Scientists explain why new dangerous viruses are so hard to identify

In a recently published fundamental review dedicated to the diagnostics of viral infections, a Russian research team featuring MIPT researchers was the first to systematically describe and summarize cutting-edge technologies in the rapidly developing field of genetics. A number of new effective methods of virus detection have been developed over the past few years, including those targeted at unknown pathogens. The authors described the so-called high-throughput next-generation sequencing as a potent new approach. The method promises to revolutionize the detection and analysis of new pathogenic viruses, but it will be at least several years until it is introduced into mainstream clinical practice.

In response to the rapid spread of the COVID-19 pandemic, an authoritative global scientific journal, aptly named Viruses, published a fundamental review of problems related to identifying and studying emerging pathogens, such as the notorious coronavirus.

“There are, by various statistical estimations, over 320,000 various viruses infecting mammals,” said Kamil Khafizov, a researcher at MIPT’s Historical Genetics, Radiocarbon Analysis and Applied Physics Lab and one of the review’s authors. “But to date, less than 1% of this vast multitude has been studied.”

Most viruses, including those that cause respiratory, digestive, and other diseases in humans, remain unresearched and thus almost undetectable. The reason behind this is the narrow spectrum of viruses that the modern testing systems are designed to target.

“Metaphorically, we are attempting to look at a vast sea of threats through the eye of a needle,” the authors write in the review. Among other things, they explore the shortcomings of the polymerase chain reaction method. This essential technique for microorganism molecular testing fails to identify poorly explored viruses, and this constitutes one of the key problems in modern virology.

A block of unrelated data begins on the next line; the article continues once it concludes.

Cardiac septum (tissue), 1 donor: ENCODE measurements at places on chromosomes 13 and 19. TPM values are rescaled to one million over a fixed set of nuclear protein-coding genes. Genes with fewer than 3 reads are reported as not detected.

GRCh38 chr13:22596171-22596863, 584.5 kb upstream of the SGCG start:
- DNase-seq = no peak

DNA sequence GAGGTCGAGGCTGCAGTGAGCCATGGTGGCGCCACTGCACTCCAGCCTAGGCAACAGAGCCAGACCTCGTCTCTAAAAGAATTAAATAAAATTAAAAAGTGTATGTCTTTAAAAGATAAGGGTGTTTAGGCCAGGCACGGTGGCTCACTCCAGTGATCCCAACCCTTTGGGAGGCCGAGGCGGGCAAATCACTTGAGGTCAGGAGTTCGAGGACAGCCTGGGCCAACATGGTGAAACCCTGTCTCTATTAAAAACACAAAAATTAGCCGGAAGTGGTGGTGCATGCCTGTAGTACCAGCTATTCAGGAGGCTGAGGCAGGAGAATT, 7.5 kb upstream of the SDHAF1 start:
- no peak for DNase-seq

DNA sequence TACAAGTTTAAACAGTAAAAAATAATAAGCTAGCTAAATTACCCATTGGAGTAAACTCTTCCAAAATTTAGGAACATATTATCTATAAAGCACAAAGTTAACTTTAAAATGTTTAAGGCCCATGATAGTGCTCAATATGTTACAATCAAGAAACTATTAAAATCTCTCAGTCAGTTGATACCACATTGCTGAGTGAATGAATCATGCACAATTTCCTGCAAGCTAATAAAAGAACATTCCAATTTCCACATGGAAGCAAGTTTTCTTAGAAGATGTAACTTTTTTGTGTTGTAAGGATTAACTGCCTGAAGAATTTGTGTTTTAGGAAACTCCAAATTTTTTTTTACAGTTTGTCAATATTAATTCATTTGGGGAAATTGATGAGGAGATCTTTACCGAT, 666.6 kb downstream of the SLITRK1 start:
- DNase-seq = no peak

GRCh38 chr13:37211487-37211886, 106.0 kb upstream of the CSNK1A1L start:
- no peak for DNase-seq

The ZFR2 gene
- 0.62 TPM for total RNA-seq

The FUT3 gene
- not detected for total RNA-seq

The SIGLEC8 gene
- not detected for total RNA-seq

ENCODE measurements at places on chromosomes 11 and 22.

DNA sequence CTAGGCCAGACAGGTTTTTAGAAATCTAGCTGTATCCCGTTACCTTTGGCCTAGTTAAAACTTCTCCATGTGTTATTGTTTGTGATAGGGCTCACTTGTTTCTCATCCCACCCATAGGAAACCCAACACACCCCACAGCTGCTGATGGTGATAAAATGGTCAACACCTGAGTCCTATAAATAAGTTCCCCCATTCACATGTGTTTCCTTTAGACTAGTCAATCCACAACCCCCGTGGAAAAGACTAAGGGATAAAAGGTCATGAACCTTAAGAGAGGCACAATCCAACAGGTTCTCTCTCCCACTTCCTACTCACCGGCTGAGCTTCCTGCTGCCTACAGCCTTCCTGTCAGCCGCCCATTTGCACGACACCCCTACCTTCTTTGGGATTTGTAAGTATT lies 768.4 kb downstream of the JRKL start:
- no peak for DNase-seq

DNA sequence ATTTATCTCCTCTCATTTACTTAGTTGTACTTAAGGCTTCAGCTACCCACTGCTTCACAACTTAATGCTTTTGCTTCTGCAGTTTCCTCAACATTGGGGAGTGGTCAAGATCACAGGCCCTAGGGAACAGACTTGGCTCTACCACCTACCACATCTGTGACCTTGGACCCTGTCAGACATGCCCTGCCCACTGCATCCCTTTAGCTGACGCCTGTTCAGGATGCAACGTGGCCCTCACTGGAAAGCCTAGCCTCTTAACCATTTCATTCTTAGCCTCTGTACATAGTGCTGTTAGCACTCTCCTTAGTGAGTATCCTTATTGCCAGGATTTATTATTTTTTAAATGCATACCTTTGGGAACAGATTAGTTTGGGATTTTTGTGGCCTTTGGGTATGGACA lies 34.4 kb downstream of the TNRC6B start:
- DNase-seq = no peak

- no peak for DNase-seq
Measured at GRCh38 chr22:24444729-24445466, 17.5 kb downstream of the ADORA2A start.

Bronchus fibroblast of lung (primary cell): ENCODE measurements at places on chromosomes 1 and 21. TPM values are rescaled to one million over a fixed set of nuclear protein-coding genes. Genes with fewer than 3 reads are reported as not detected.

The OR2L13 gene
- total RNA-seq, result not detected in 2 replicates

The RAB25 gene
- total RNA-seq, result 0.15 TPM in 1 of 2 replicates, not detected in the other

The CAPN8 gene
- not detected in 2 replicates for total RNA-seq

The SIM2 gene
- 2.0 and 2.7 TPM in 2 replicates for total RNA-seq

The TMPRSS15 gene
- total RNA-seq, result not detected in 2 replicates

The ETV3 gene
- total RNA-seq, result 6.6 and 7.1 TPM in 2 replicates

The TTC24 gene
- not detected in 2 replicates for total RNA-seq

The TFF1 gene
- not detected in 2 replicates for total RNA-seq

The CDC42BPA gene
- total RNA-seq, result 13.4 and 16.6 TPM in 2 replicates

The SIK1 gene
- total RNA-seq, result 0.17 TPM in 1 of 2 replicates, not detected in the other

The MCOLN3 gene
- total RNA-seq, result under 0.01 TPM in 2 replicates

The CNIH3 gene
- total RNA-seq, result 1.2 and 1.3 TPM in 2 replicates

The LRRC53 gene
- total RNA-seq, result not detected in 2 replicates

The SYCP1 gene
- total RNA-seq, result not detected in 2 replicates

There are, however, new methods that may potentially solve the issues of detecting and identifying new microorganisms, and the review explores these approaches. The authors consider next-generation sequencing (NGS) to be the most promising. Also known as high-throughput sequencing, it enables the analysis of multiple DNA molecules in parallel, be it a set of samples, different regions of the same genome, or both.

“Efficient mathematical algorithms are a key part of the method,” says Alina Matsvay, MIPT doctoral student and the review’s corresponding author. “They allow researchers to compare the genome of an unknown virus against all available references of viral genomes, and predict all of its possible characteristics, including its pathogenic potential.”

The key shortcomings of NGS include the high cost of equipment and reagents needed for running such tests and the lengthy sample preparation, sequencing, and data analysis processes. These limitations, combined with high lab personnel qualification requirements, prevent the method from being widely integrated in the mainstream clinical practice. Nevertheless, the cost of the technology goes down with each year, while its speed, accuracy, and efficiency keep growing.

Khafizov noted that the coronavirus pandemic has demonstrated the importance of NGS methods for identifying new pathogens in clinical samples and studying the molecular mechanisms of virus transmission from animals to humans. The technology may be certified for use in health care in the immediate future.

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